Still time to get ... Wicked
Still thinking about competing to be this year's Wicked Young Writer? This week some tips from past winners to inspire your writing for this, any other competition or even just for pleasure ...
To begin, a quote from a past winner (co-winner 11-14 category in 2012) and three times finalist Sophie Max ...
“I credit the Wicked Young Writers’ Award with helping me find my voice as a writer and build my confidence. Having my winning story printed in the Anthology and read aloud by an actor from Wicked was a treasured moment. I have recently published my first book, lost and found, and I credit this award with being the first people to believe in me as a writer and so helping me to start this journey. The opportunities this award gives are unrivalled and I would urge every young writer to enter.”
Now her top five writing tips ...
1. Write down all your ideas! I carry a journal to jot down sparks of inspiration. If I don't have my journal to hand, I’ll use the Notes app on my phone.
2. I always say that I know my characters better than I know some real people in my life. Perhaps
its because I’m also an actress, but I think you’ve got to know them inside out to be able to get inside their head and write their experience authentically. You need to love them in order for your readers to love them!
3. Jump in at the deep end! Just write. Try and turn off your inner critic and let the words flow out. Don’t worry about the grammar, the structure, the word count. You can go back and edit later. I like to get some distance from my work by not looking at it for 2 weeks, then go back and re- red it: once for typos/spelling/grammar, then multiple times more for the sense, word choices and the story, to check I’m expressing myself exactly how I want to. Then, I leave it again for a week or two before starting the whole editing process again.
4. Inspire yourself! Meet interesting people, go to art galleries, watch plays and movies, read a variety of books, travel, keep up with the news, go for walks...you never know what might inspire you. Cultivate yourself because your writing comes from you- the more interested you are, the more interesting your work will be!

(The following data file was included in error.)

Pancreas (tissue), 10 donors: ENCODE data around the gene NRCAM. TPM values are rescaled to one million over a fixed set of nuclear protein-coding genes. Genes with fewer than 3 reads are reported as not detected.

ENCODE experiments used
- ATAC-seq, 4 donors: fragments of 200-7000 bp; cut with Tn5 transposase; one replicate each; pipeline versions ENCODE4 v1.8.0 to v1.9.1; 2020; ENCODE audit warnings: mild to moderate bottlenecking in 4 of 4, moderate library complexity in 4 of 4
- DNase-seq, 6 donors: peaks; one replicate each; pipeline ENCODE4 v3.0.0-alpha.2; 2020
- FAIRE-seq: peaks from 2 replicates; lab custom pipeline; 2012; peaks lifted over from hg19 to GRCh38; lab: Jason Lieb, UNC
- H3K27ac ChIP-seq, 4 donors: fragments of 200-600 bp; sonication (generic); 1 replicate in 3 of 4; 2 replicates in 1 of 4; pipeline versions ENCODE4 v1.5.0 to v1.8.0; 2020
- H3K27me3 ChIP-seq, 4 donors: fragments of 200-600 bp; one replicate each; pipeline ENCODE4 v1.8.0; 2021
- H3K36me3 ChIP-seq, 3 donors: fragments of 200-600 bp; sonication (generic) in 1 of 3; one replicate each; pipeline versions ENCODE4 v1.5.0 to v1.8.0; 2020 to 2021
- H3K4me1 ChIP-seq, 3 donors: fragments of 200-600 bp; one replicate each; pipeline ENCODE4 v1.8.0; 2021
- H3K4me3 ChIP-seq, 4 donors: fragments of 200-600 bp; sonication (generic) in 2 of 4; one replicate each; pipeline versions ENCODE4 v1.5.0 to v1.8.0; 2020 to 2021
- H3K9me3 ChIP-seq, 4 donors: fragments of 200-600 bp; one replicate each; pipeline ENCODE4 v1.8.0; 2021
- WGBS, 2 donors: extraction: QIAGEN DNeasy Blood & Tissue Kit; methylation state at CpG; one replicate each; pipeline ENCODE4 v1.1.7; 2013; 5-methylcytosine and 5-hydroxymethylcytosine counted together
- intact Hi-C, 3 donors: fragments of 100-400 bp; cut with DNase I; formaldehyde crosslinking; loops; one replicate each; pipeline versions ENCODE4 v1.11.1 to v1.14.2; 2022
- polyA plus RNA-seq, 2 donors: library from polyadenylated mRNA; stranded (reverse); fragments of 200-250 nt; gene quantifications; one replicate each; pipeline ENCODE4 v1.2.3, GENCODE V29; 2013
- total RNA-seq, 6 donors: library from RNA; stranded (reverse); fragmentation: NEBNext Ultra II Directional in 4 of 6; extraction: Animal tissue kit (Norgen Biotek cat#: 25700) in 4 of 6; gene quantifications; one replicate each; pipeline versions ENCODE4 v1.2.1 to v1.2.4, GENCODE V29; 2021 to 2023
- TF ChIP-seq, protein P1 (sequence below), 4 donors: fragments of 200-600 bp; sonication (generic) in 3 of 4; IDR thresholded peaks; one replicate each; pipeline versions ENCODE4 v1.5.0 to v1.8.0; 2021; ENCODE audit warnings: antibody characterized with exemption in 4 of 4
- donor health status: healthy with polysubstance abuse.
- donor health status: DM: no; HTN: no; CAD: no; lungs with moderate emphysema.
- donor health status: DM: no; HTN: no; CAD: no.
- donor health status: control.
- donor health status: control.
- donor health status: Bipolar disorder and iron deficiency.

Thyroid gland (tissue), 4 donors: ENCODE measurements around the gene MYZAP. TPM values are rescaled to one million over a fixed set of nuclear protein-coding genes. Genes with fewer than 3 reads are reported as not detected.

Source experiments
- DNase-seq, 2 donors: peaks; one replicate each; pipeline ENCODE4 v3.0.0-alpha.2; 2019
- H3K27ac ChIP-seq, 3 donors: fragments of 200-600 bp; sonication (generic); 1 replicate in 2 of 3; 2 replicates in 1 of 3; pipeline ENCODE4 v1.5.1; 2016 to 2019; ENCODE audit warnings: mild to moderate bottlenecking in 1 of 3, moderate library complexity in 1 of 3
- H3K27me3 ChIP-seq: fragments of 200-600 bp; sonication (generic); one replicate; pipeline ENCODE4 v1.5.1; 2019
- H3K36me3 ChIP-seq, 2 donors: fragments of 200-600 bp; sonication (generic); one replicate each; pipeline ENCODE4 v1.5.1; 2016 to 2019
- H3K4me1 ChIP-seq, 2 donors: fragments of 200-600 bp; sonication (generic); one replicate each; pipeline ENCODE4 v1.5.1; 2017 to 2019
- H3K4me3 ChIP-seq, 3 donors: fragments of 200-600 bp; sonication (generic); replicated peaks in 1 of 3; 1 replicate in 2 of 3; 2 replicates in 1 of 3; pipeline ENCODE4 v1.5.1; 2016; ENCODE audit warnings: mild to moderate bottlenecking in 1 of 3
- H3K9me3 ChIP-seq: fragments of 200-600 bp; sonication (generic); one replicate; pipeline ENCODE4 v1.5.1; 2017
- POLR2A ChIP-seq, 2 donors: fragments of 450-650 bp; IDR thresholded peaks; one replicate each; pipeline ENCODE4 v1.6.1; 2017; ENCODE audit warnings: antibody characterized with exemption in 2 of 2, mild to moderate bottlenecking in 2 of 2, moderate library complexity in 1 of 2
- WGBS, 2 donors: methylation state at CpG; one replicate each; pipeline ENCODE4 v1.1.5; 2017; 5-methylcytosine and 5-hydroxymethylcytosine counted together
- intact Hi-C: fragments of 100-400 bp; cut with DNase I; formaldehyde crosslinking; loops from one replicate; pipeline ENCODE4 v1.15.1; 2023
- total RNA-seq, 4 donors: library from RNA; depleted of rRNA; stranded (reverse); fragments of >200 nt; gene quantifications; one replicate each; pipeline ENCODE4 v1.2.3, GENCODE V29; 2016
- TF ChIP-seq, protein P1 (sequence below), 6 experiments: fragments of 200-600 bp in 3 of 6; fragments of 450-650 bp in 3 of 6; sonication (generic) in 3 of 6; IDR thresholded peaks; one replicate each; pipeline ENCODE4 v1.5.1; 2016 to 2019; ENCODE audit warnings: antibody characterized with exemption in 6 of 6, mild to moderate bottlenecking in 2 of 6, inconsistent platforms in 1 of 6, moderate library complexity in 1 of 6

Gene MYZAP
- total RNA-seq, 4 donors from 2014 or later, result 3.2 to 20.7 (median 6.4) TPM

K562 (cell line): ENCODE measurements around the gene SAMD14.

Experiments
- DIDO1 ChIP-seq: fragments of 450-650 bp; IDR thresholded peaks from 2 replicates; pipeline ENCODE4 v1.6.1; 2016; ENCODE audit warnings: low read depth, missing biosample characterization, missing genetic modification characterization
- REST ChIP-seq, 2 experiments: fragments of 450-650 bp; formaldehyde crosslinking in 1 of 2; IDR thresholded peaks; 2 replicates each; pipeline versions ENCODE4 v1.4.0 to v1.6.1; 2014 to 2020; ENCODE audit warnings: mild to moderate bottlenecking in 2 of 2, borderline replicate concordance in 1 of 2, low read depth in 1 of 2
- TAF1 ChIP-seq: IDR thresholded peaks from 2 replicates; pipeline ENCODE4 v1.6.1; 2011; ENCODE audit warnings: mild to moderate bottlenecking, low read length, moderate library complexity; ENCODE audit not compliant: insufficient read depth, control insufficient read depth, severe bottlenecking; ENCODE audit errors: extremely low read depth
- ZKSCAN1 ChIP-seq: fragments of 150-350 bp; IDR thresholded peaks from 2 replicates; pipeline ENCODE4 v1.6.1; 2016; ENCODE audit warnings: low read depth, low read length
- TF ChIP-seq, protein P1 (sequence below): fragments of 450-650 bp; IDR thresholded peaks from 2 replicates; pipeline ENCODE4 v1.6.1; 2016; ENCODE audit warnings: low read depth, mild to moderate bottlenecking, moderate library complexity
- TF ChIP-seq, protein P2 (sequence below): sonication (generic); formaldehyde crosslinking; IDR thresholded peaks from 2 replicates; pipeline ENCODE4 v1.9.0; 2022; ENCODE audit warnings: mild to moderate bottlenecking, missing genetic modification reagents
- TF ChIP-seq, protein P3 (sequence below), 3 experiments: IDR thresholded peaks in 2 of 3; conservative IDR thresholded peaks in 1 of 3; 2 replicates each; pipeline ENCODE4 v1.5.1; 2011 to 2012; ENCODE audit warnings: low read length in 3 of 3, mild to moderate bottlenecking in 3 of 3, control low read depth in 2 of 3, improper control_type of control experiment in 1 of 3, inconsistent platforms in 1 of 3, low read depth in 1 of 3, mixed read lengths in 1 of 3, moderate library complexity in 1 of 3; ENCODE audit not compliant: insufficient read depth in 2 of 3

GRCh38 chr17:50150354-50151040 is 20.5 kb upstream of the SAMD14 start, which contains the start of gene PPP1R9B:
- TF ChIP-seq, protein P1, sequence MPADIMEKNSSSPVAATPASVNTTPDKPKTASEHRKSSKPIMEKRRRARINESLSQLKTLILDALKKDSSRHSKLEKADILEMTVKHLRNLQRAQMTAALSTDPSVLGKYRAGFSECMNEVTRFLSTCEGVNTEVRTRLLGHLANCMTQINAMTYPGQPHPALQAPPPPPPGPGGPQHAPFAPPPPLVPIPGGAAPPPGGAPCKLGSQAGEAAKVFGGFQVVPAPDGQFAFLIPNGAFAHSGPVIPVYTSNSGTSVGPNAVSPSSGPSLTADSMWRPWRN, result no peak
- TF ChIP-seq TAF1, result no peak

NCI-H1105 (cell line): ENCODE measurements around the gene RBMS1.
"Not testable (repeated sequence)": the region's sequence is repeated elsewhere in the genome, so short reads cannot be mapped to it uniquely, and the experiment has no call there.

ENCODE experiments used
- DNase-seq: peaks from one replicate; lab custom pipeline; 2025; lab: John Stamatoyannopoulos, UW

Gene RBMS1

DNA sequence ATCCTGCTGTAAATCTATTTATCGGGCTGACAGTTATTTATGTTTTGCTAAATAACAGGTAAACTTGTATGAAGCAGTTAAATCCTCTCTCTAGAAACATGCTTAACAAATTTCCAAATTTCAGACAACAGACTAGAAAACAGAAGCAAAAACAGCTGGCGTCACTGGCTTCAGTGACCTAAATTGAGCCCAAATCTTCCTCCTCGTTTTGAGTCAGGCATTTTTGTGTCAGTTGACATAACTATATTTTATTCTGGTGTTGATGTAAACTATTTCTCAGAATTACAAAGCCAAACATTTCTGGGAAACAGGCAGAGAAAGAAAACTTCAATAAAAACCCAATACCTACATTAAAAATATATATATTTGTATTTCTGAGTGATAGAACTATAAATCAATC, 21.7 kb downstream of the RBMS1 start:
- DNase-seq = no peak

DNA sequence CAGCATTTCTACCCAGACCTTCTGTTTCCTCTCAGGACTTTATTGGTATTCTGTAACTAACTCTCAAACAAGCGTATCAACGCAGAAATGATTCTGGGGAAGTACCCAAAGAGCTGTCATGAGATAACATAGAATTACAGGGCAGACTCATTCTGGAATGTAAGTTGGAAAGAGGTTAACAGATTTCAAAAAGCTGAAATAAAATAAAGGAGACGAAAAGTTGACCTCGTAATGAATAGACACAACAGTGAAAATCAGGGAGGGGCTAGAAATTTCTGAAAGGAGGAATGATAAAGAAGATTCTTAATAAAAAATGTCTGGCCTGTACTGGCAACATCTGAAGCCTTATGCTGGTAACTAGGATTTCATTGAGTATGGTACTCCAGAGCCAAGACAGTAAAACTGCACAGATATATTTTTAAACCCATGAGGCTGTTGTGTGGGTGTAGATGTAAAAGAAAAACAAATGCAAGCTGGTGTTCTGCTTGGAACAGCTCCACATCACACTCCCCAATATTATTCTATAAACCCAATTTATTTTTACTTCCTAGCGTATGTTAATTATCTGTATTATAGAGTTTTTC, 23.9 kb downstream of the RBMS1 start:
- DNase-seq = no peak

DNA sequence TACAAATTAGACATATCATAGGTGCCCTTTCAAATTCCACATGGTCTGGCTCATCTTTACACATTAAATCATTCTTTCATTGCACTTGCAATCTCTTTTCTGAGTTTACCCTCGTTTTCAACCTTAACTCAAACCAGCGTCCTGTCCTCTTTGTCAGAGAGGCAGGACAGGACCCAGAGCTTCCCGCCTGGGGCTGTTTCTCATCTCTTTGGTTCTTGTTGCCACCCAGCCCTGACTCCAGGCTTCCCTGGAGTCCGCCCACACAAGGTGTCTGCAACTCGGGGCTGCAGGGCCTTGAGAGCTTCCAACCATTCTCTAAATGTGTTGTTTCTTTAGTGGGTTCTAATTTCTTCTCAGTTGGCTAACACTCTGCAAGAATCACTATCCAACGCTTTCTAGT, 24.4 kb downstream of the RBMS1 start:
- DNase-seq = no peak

5. Each person has a different voice- your biggest power as an author is YOU. Write from your heart and imagination. Write what you’re passionate about. Never worry about what someone else thinks or mimic another writer- you won’t write the same as someone else and that is your strength!
GOOD LUCK AND HAPPY WRITING!!
Now some advice from Iona Mandal, age 11, joint winner in the 8-10 category of the Wicked Young Writer Awards, 2017...
Good writing needs practice and is best nurtured over time. Try to write something new every day for the joy of it and refine your work continuously with time and patience.
Good reading makes good writing. A latent idea often needs a spark to emerge. Good books inspire conceptualizing new plots besides helping barge onto unfamiliar territory and subjects. Technology is a blessing and can be used judiciously to boost online reading. I tend to rely on personal experiences, anecdotes or even stories passed down orally over generations in the family. These can be valuable repositories in framing characters and situations from myriad perspectives as one chooses. Research becomes crucial especially if one is delving onto subjects demanding historical authenticity in terms of dates or facts. But I also tend to let my imagination run wild.
An inquisitive and sensitive mind always helps. Observation, often deliberately or unknowingly (till it becomes almost second nature) can help one make mental notes to be later translated onto paper.
A good piece of writing oozes power and yet remains silent. Hence, handpicking right words or phrases is vital so as to express ones thoughts and feelings as eloquently as possible so as to touch a chord with the reader. Building one’s vocabulary always helps but what is more important is to appreciate the meaning and feel of words so as to enrich the quality of writing.
Clarity of thought comes from knowing what you wish to accomplish exactly. It is worth keeping the plot simple with a few well thought out characters. Imperfections and peculiarities always work, so avoid clichés.
Normal is boring. There is a big, wide world out there waiting to be explored!